Marathon effort

Swords FF/P Paul McGurrell has added the three RAWULTRA ultramarathons to his list of achievements.

If you’re searching for a figure to inspire a new fitness regime, Paul McGurrell is your man. The last time we spoke was in the summer of 2014, after he had completed the gruelling Marathon des Sable (MdS) – a 254km ultramarathon in the inhospitable environs of the Sahara desert.

Three years later, Paul shows no sign of easing the pace. This time he’s finished the series of three RAWULTRA ultramarathons across Ireland – Varty Lakes 100, Western Way 100 and Wicklow Way 100 – in a calendar year, the first person to complete the grand slam. These are by no means simple events – apart from the fact that each covers 100 miles, the terrain is usually difficult, and as the races begin during the cooler night-time hours, you can easily lose your bearings.

“I was the only one to complete all three. You have a combination of people getting injured, they just couldn’t physically complete [the races], or they have other commitments. It took up the year to a certain extent – you’re just recovering from one and you’re getting ready for the next,” Paul explains. “The first one in Vartry was in April, then the Western Way was July, and the final one – the Wicklow Way – was in December. It was a fair commitment from a training point of view.”

Marathon

Ultramarathons are nothing new for Paul, and so his training regime for the three Irish races was no different than other similar events. Fitness is obviously important, keeping the body fit and strong, and Paul begins winding down the running two weeks before a race, trying to regain weight that will be lost on the day. But a lot of the preparation is psychological – you need to be in the right mindset to get through a tough 100-mile race.

“You’re training your body for so much, but after a certain amount of time in these races your body just reaches [a point], you’re sore. It’s just where your head is at. You just have to suck it up and keep going, battling the fatigue and tiredness and lack of sleep,” Paul says. “The stomach becomes a big issue as well – it’s doubtless that you’ll be vomiting at some stage. You need to keep getting food going in, that’s key. If you don’t keep eating, you’re not going to make it and, as you can imagine, you end up getting sick after a while. It’s about keeping your mind in a good place, staying focused, and keeping the food going in as best as you can.”

So how do the Irish ultramarathons compare to the endurance race in the Sahara? The Marathon des Sable, as Paul explains, is a different beast. The heat and terrain are the key aspects in the MdS, but hydration may be the most important facet. Fail to properly rehydrate or keep your salt levels up and your race will be over before you know it.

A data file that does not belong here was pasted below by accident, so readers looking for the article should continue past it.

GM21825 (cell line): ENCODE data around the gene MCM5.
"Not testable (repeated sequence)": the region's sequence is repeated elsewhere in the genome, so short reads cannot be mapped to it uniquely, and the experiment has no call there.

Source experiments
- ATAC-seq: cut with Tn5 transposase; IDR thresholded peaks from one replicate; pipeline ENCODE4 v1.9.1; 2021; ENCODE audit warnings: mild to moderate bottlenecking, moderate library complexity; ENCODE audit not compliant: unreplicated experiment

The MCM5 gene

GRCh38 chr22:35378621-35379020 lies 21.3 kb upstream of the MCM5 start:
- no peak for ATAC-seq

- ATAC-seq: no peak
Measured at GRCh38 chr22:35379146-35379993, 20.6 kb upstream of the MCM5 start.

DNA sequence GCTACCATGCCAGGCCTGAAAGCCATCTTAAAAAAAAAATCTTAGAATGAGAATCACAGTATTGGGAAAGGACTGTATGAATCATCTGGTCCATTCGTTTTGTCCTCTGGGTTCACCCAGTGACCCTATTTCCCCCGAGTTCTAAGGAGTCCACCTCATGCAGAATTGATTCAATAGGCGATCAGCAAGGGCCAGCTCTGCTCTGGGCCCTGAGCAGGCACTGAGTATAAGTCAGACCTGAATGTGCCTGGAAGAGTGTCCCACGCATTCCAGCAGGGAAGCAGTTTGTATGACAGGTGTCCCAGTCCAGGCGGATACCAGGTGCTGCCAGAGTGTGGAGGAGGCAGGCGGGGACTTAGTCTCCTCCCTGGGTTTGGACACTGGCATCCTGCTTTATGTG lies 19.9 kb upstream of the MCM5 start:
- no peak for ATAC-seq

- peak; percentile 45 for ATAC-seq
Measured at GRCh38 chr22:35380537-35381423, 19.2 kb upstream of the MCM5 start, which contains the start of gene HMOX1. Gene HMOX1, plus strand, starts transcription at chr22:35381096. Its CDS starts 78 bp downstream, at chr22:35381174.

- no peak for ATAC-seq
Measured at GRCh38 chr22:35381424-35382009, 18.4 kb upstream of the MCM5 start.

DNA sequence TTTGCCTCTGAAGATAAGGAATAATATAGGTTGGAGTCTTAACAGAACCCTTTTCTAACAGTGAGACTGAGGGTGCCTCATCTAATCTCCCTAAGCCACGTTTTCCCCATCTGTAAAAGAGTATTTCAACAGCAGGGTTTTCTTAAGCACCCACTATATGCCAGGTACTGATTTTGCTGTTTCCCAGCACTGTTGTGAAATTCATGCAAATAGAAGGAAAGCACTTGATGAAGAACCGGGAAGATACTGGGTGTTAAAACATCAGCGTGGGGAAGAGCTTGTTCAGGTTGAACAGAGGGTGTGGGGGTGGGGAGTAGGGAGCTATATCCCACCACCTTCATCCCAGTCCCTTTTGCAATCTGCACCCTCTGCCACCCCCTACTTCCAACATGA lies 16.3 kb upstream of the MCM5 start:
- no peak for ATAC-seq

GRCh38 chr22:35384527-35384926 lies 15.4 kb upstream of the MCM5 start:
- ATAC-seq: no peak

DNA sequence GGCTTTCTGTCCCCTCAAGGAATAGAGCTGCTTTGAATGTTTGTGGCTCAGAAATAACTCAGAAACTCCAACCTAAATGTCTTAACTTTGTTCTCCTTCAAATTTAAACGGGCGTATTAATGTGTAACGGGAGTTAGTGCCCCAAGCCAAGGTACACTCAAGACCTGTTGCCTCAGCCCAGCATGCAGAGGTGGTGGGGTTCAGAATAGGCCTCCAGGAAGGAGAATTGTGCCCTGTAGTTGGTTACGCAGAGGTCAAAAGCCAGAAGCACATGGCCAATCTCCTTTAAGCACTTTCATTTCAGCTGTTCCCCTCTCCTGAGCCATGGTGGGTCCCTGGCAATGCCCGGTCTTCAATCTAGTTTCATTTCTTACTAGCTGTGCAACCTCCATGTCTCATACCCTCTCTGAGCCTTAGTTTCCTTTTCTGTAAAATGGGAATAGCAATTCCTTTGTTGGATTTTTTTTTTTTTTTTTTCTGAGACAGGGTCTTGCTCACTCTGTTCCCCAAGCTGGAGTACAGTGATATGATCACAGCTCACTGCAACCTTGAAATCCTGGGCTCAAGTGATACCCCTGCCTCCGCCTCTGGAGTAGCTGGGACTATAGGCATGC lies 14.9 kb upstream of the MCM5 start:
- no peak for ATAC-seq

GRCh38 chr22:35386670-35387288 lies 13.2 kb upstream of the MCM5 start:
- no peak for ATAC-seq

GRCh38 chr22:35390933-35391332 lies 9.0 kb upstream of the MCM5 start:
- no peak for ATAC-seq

Marathon

Race director Don Hannon presenting Paul with the grand slam champion trophy

“In terms of the distance, the 100-milers are tougher,” says Paul. “Psychologically, you have to push through the fatigue. Your mind starts playing tricks on you, it’s a lot more draining. There’s a lot more taken out of you doing the 100s, especially through the mountains. You’re doing a lot of climbing, you’re trying to concentrate on your navigation, you’re running through the night. And obviously the Irish weather is not always nice to us.” Still, when the weather conditions are just right, you’re cocooned in a bubble surrounded by some truly spectacular surroundings. Paul describes the Western Way 100 as “spectacular”, recalling running through the mountains at

Still, when the weather conditions are just right, you’re cocooned in a bubble surrounded by some truly spectacular surroundings. Paul describes the Western Way 100 as “spectacular”, recalling running through the mountains at 4am with a clear sky and a blanket of stars overhead. “From an aesthetic point of view, it was fantastic,” he explains.

Pushing limits

As a sporting endeavour, Paul explains that although the time commitment is considerable, ultramarathons are becoming increasingly popular in Ireland – a few of his colleagues in Swords are among those who have since taken up the challenge. Increasing numbers are also taking part in the annual Dublin City Marathon – last year’s event was the first year an organised group from DFB took part in the race. Paul is no stranger to the Dublin Marathon, and ran it twice in the one day before taking part in the Marathon des Sable. I ask Paul about his motivation – what keeps him inspired to continually push his body and mind to the limits? He considers the answer for a moment.

“It’s just to push yourself. It’s about when your body is completely exhausted and you’re absolutely shattered, and every bit of you just wants to sit down and stop and you just don’t – if you push through that, it’s amazing what you can feel like after it,” he explains. “It’s amazing what you can do with your body if you just have a good attitude towards it and you keep pushing on. It’s the challenges, and it’s [also] the people you meet. There are some great characters who do these races, because they’re all a bit nuts. The bottom line is I love running. It’s my hobby, it’s like my medicine. I’ve got a lot of friends into it, and it’s a nice social thing.”

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